Tobacco Industry’s Interference in Government Policy Increases Globally
Tobacco industry interference in governments’ tobacco control policies has increased in 43 out of 90 countries analysed over the past two years.
This is according to the Global Tobacco Industry Interference Index 2023 released on Tuesday by tobacco watchdog STOP, and the Global Center for Good Governance in Tobacco Control (GGTC).
“No country has been spared from the interference, and there is a worsening trend,” said Mary Assunta, CGTC’s head of research and advocacy. “More countries deteriorated in their scores compared to countries that improved” – with only 29 countries improving efforts to push back against industry.
Countries with the highest level of interference are the Dominican Republic, Switzerland, Japan, Indonesia and Georgia – and this is also reflected in “poor tobacco control measures in their countries”, according to the report.
Governments that are party to the World Health Organization (WHO) Framework Convention on Tobacco Control (FCTC) are obliged to protect their health policies from the commercial and other vested interests of the tobacco industry.
Over the past two years countries have reported #TobaccoIndustryInterference in public health policy has worsened. How did your country perform? Read the latest #GlobalTobaccoIndex2023 to find out. @TheGGTC
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But the report exposes a range of interfering behaviour – including governments accepting tobacco corporate social responsibility (CSR) contributions, politicians accepting campaign contributions and officials weakening controls in the face of industry scare tactics.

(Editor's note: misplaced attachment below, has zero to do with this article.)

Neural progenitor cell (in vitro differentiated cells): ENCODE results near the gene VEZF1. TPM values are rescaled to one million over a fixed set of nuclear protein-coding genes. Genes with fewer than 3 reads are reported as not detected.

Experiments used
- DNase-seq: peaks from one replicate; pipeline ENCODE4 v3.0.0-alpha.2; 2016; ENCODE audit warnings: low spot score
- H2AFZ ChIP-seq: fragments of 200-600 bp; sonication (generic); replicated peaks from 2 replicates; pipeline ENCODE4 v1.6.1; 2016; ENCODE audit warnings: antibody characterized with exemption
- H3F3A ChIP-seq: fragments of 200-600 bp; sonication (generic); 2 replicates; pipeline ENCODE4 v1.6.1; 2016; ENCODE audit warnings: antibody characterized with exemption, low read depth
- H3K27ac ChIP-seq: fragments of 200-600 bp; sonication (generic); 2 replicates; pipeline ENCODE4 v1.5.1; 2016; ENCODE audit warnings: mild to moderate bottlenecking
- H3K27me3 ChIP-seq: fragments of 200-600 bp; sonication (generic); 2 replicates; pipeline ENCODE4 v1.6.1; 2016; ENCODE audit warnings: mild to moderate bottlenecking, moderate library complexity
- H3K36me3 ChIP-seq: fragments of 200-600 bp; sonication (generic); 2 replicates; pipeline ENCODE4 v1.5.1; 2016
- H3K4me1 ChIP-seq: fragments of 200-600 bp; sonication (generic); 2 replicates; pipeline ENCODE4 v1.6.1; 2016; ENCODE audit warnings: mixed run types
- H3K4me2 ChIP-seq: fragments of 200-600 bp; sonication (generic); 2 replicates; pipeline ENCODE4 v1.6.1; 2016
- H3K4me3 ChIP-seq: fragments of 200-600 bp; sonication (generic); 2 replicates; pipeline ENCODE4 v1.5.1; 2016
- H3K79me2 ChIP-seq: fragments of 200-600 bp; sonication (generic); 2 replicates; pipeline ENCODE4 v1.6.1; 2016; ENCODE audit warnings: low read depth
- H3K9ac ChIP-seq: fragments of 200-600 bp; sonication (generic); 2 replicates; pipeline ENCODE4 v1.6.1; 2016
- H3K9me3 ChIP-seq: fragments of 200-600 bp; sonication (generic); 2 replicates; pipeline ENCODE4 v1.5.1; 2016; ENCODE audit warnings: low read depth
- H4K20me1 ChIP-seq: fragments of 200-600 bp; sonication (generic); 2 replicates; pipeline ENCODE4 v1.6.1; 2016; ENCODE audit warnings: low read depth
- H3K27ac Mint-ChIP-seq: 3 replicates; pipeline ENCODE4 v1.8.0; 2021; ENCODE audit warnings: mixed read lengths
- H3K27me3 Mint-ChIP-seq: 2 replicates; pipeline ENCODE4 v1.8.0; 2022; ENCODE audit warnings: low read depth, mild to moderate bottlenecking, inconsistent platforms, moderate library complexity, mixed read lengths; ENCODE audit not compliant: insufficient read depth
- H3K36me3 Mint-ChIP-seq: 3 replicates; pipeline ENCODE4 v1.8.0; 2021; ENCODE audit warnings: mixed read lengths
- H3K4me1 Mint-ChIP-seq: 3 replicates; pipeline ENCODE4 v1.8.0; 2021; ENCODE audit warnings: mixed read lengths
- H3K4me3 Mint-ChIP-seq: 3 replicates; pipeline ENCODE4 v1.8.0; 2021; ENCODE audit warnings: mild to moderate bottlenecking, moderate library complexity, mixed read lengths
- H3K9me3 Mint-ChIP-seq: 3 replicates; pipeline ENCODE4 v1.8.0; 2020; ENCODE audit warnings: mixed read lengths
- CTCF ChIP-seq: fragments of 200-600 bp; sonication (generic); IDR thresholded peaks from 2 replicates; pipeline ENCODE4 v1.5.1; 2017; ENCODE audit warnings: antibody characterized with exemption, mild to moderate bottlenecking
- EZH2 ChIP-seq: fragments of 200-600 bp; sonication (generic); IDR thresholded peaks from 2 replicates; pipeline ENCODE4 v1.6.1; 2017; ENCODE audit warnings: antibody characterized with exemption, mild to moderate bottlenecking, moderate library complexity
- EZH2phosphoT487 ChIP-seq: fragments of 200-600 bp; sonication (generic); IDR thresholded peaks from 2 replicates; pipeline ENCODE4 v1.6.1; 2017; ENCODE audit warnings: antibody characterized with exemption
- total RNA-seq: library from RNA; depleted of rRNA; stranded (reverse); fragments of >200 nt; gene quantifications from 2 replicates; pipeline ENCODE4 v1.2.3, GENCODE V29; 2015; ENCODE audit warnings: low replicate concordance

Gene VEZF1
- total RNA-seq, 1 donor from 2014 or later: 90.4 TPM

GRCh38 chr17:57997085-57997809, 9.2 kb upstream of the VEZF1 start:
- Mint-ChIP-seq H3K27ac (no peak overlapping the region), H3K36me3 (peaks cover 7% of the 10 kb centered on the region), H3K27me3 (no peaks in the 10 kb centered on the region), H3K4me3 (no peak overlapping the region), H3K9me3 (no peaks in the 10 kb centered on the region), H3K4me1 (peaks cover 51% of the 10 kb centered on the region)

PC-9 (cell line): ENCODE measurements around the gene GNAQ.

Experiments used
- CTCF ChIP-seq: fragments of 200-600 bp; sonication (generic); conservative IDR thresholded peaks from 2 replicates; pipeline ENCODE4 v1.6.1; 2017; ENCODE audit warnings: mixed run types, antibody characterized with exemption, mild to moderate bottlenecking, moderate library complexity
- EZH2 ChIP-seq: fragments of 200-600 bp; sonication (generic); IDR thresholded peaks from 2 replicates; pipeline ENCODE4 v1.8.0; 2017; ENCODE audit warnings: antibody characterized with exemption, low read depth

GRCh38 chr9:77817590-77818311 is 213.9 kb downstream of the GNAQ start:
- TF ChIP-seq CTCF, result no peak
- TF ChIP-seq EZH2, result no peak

The CSR handouts focused on post-COVID recovery programmes, environmental protection, such as cigarette butt cleanups and tree planting.
“Non-health departments, especially finance, commerce and customs, continued to be targeted by the industry and were persuaded by exaggerated claims of industry’s contributions to the economy,” Assunta told the media briefing to launch the report.
“They believed the industry’s narrative that illicit trade will worsen if taxes are increased. Hence, in some countries – Colombia, Mongolia, Malaysia and Turkey – there was no [cigarette] tax increase, while in others there were delays in tax payments.”
“Policymakers in many countries became vulnerable to industry interference when they placed themselves in situations of conflict of interest. This happens either through accepting industry donations for political campaigns or investing in the tobacco business, a revolving door situation of retiring senior government officials joining tobacco companies, or industry executives taking up senior government positions,” said Assunta.
In Uruguay, although tobacco sponsorship including political donations is outlawed, Montepaz, which controls 85% of the Uruguayan tobacco market, contributed to the financing of the president’s election campaign.
In Colombia, the former Director of Regulation at the Ministry of Commerce joined Philip Morris International (PMI) as its head of external affairs for Colombia and Perú.